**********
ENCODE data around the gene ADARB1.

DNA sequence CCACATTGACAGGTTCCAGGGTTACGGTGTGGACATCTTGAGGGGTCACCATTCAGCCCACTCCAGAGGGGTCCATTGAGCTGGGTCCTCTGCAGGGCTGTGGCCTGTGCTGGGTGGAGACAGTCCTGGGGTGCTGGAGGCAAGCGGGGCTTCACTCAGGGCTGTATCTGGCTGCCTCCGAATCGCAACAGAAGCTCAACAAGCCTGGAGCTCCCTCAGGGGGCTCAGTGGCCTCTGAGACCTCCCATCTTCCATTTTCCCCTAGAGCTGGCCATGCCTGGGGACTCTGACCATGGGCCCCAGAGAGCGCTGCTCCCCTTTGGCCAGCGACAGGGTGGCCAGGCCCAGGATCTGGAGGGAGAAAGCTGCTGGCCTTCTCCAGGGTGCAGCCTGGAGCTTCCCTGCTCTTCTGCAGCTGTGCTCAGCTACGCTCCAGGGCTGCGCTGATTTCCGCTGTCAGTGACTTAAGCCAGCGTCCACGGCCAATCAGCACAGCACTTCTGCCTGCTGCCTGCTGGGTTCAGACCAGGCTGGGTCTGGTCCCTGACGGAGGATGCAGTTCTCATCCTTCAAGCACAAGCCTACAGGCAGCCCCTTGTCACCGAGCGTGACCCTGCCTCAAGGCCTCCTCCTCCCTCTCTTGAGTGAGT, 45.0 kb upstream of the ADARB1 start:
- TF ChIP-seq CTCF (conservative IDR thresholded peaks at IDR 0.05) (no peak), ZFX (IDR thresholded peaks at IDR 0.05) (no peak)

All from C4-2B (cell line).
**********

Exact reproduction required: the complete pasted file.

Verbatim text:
ENCODE data around the gene ADARB1.

DNA sequence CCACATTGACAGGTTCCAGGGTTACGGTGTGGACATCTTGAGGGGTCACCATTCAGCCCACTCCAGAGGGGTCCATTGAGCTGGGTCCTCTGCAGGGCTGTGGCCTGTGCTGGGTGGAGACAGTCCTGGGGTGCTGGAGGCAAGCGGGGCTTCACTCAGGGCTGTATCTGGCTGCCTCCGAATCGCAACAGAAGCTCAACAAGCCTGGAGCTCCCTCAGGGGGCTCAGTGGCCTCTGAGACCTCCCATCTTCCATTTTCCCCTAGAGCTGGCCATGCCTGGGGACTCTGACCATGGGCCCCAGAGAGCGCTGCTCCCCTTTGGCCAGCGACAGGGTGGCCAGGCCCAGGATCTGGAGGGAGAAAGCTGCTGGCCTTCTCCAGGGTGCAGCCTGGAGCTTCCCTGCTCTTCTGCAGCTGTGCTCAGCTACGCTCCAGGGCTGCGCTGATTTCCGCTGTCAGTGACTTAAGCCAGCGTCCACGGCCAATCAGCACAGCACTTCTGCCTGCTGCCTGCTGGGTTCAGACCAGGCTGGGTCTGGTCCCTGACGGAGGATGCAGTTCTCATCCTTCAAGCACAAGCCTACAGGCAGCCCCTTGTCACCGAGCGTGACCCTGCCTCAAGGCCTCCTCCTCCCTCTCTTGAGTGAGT, 45.0 kb upstream of the ADARB1 start:
- TF ChIP-seq CTCF (conservative IDR thresholded peaks at IDR 0.05) (no peak), ZFX (IDR thresholded peaks at IDR 0.05) (no peak)

All from C4-2B (cell line).